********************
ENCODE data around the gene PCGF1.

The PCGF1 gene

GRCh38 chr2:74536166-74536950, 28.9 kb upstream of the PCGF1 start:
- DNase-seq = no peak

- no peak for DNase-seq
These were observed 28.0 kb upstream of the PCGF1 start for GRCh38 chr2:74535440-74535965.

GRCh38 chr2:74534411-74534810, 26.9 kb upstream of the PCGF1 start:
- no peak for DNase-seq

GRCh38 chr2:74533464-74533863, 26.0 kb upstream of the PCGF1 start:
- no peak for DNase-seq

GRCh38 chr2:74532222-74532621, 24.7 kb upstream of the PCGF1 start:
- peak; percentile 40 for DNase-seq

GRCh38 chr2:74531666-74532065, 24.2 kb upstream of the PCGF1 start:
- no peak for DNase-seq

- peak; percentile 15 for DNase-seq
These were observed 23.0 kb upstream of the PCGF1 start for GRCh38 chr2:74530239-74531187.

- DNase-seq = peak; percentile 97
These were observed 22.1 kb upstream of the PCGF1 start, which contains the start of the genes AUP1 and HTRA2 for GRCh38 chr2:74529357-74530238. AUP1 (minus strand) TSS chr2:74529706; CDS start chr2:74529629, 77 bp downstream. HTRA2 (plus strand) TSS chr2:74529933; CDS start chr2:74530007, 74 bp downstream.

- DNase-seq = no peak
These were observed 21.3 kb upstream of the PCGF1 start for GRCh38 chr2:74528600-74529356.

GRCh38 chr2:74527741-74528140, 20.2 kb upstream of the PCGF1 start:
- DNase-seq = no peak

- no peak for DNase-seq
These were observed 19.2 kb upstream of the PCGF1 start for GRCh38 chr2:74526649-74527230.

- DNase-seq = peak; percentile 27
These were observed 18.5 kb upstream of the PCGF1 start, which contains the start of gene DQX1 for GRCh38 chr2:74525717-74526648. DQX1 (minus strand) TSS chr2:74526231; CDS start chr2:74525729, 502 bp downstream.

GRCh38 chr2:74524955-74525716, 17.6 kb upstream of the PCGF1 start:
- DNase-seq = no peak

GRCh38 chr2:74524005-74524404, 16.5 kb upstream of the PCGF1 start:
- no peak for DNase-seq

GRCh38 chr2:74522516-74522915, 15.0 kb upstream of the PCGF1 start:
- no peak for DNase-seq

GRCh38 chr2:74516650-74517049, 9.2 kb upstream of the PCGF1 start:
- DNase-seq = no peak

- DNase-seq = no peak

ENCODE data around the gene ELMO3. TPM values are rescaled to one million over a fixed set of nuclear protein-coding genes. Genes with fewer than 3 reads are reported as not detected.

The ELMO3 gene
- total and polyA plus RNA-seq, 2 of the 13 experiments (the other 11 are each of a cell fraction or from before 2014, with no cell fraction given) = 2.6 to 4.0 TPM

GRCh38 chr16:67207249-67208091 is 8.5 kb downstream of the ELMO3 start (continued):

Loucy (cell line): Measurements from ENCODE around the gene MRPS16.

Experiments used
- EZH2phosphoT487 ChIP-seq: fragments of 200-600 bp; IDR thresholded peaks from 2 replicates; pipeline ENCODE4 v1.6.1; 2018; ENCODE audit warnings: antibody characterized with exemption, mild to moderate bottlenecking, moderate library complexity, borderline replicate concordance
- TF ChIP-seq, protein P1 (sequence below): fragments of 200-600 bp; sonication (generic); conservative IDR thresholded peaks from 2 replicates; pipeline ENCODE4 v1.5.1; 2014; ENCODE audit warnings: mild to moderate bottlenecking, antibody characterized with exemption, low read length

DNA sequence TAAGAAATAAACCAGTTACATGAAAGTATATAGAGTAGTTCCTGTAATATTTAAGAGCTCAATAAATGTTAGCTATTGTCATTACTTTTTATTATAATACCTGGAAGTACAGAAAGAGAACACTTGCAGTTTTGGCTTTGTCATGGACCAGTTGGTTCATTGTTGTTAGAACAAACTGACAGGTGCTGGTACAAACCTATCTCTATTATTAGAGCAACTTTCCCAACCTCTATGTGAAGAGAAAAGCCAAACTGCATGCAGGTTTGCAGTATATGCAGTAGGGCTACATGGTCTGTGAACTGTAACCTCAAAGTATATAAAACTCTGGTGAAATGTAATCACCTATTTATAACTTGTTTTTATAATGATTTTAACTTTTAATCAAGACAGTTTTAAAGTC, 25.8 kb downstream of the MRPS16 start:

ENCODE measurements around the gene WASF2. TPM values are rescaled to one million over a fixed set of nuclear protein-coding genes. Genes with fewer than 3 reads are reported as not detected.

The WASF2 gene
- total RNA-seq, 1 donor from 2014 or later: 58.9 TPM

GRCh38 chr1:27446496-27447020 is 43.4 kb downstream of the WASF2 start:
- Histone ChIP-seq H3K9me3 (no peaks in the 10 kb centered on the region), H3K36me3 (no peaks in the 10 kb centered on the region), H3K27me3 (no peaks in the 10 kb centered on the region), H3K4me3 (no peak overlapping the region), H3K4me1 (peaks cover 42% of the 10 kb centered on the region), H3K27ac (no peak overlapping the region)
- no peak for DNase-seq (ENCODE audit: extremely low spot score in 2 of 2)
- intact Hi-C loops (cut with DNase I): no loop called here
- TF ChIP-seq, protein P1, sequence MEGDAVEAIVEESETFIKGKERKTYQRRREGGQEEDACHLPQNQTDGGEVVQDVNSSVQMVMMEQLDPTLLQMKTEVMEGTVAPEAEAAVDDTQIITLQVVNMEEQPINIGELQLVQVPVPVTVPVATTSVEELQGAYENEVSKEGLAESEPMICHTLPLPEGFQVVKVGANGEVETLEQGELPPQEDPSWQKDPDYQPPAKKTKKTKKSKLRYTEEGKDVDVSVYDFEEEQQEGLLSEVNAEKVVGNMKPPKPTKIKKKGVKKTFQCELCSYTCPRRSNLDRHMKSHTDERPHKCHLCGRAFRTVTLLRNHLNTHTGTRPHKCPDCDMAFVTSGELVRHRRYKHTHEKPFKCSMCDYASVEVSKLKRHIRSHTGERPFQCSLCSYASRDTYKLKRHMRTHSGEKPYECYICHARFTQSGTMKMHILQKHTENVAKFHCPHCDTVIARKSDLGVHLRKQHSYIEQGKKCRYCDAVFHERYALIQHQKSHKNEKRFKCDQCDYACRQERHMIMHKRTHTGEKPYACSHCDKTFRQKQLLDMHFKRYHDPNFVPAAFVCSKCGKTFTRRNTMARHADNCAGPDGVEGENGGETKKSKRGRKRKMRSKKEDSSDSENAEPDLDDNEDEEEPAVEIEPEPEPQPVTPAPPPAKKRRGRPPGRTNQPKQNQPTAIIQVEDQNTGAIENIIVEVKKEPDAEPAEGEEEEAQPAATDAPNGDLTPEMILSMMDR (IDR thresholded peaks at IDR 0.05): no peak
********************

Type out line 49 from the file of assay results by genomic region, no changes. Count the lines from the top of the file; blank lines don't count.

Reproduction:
- Histone ChIP-seq H3K9me3 (no peaks in the 10 kb centered on the region), H3K36me3 (no peaks in the 10 kb centered on the region), H3K27me3 (no peaks in the 10 kb centered on the region), H3K4me3 (no peak overlapping the region), H3K4me1 (peaks cover 42% of the 10 kb centered on the region), H3K27ac (no peak overlapping the region)